Fig. 2 There is no evidence of reduced NF-κB activation with curcumin in ex vivo intestinal mucosal biopsies from children with active inflammatory bowel disease. (a) Western blot from a single representative experiment showing nuclear p65 subunit and histone H1 loading control with corresponding cytosolic inhibitor of κB (IκB) and β-actin loading control in a Crohn's disease (CD) biopsy. (b) Data from all nuclear p65 experiments (n 4 (3 CD+1 UC)). Error bars represent standard errors of the mean.

Curcumin suppresses IL-1β and enhances IL-10 expression in ex vivo intestinal mucosal biopsies from children and adolescents with active inflammatory bowel disease

Curcumin caused a modest but consistent reduction in IL-1β production in ex vivo cultured mucosal biopsies from children with active IBD (P = 0·0098; Fig. 3(a)). We then moved on to assess the effect of curcumin on the important anti-inflammatory cytokine IL-10. Overall, curcumin caused a large median rise of 237 % in IL-10 expression in ex vivo tissue cultures from paediatric patients with active IBD (P = 0·002; Fig. 3(b)). Thus, curcumin favourably modulated the intestinal mucosal cytokine profile, markedly enhancing anti-inflammatory IL-10 and suppressing the key pro-inflammatory cytokine IL-1β.

Fig. 3 Curcumin suppresses pro-inflammatory and enhances anti-inflammatory cytokine expression in ex vivo intestinal mucosal biopsies from children with active inflammatory bowel disease. (a) IL-1β (median control, 463 pg/ml; median curcumin, 384 pg/ml; P = 0·0098; n 10 (6 Crohn's disease (CD)+4 ulcerative colitis (UC))). (b) IL-10 (median control, 135 pg/ml; median curcumin, 455 pg/ml; P = 0·002; n 10 (7 CD+3 UC)). ▲, CD; ○, UC.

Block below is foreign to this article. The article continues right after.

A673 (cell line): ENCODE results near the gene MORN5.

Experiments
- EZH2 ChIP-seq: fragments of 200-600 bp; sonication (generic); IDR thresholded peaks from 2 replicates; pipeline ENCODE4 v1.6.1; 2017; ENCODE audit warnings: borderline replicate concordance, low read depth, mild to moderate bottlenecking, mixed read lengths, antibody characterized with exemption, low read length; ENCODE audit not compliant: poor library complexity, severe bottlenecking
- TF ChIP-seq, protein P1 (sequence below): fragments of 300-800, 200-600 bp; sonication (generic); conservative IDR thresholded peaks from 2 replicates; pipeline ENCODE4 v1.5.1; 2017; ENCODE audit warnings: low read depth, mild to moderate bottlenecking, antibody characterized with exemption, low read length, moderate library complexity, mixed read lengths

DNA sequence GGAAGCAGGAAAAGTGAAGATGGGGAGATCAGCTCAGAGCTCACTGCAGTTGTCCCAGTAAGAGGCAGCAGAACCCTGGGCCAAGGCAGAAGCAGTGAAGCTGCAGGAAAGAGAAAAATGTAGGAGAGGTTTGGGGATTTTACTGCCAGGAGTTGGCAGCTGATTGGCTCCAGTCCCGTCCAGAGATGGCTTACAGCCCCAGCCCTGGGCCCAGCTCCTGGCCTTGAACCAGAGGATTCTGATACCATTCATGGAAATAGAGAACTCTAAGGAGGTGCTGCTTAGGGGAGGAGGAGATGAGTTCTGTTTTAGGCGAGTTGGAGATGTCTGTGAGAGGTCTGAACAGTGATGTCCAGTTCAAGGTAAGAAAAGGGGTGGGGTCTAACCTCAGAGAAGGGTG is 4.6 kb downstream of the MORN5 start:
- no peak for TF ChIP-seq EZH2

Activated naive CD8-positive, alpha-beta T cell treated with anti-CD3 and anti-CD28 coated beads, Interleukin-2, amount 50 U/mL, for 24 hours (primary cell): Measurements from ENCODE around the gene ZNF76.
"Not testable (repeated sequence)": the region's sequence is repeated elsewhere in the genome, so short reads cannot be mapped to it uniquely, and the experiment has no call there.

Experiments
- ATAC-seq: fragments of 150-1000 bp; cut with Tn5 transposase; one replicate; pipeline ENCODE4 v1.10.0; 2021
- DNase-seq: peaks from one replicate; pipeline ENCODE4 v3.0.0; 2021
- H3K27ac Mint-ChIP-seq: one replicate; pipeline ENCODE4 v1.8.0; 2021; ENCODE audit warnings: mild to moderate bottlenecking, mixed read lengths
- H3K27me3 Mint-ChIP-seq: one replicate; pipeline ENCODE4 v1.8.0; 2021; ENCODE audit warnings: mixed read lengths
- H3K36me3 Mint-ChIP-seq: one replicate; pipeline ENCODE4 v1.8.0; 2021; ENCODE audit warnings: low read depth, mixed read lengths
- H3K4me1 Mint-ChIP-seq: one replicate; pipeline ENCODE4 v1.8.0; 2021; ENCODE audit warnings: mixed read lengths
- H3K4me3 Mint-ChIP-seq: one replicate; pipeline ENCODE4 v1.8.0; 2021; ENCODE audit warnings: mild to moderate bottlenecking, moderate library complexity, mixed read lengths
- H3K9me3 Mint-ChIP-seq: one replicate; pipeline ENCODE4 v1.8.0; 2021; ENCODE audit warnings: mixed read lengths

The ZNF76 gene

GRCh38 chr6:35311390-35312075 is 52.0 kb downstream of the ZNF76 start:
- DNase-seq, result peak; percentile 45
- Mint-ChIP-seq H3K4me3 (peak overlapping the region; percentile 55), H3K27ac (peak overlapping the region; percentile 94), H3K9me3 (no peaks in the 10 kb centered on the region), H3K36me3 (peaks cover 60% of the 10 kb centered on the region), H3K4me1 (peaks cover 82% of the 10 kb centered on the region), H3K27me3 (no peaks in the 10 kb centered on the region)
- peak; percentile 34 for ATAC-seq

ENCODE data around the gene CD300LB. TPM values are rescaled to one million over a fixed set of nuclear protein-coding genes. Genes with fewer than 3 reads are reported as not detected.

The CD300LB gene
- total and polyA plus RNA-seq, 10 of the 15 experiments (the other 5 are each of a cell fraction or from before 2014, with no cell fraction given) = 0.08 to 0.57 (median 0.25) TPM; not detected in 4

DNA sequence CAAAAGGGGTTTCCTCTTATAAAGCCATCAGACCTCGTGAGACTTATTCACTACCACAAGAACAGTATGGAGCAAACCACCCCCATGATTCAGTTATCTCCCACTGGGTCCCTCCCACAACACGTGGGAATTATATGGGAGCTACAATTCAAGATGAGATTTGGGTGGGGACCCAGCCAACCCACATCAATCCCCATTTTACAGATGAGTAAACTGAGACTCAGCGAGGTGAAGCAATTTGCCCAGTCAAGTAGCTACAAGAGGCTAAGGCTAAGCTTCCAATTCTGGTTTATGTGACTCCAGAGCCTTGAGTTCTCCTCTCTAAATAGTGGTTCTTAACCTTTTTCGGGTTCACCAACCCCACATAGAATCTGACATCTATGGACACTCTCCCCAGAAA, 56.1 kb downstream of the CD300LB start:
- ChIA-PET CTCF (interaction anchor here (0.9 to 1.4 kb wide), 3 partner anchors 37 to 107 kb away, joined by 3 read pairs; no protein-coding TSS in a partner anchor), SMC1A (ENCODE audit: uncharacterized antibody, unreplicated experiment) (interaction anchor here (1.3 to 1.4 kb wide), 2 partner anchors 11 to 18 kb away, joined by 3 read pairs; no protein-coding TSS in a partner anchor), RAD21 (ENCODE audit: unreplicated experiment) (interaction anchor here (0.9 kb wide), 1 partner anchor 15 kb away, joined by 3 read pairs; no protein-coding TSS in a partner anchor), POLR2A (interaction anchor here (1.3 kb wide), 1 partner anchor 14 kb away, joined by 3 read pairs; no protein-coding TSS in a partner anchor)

Curcumin decreases matrix metalloproteinase-3 production in ex vivo colonic myofibroblasts from patients with active inflammatory bowel disease

While an intestinal biopsy is a good model of disease, it consists of many different cell types. We wished to study the effect of curcumin on a single component, while still retaining the active IBD phenotype and not reverting to more distant cell lines. We therefore next chose to examine CMF, key stromal effector cells in IBD, and amenable to in vitro culture directly from a patient with active disease. Myofibroblasts do not express IL-1β or IL-10, but play an active role in IBD, expressing MMP-3. Curcumin suppressed MMP-3 production in TNF-α-stimulated CMF from patients with active IBD and the response was dose-dependent (Fig. 4).

Fig. 4 Curcumin decreases matrix metalloproteinase-3 (MMP-3) production in ex vivo colonic myofibroblasts (CMF) from patients with active inflammatory bowel disease. (a) Western blot from a single representative experiment in Crohn's disease (CD) CMF. (b) Data from all experiments (n 7 (5 CD +2 ulcerative colitis)). Error bars represent standard errors of the mean. Because MMP-3 is measured in CMF supernatants, equal loading is controlled through the seeding of equal cell numbers in each culture well (3 × 105) and equal volume supernatant (15 μl) in each electrophoresis well.

p38 mitogen-activated protein kinase is unaffected by curcumin in ex vivo colonic myofibroblasts from patients with active inflammatory bowel disease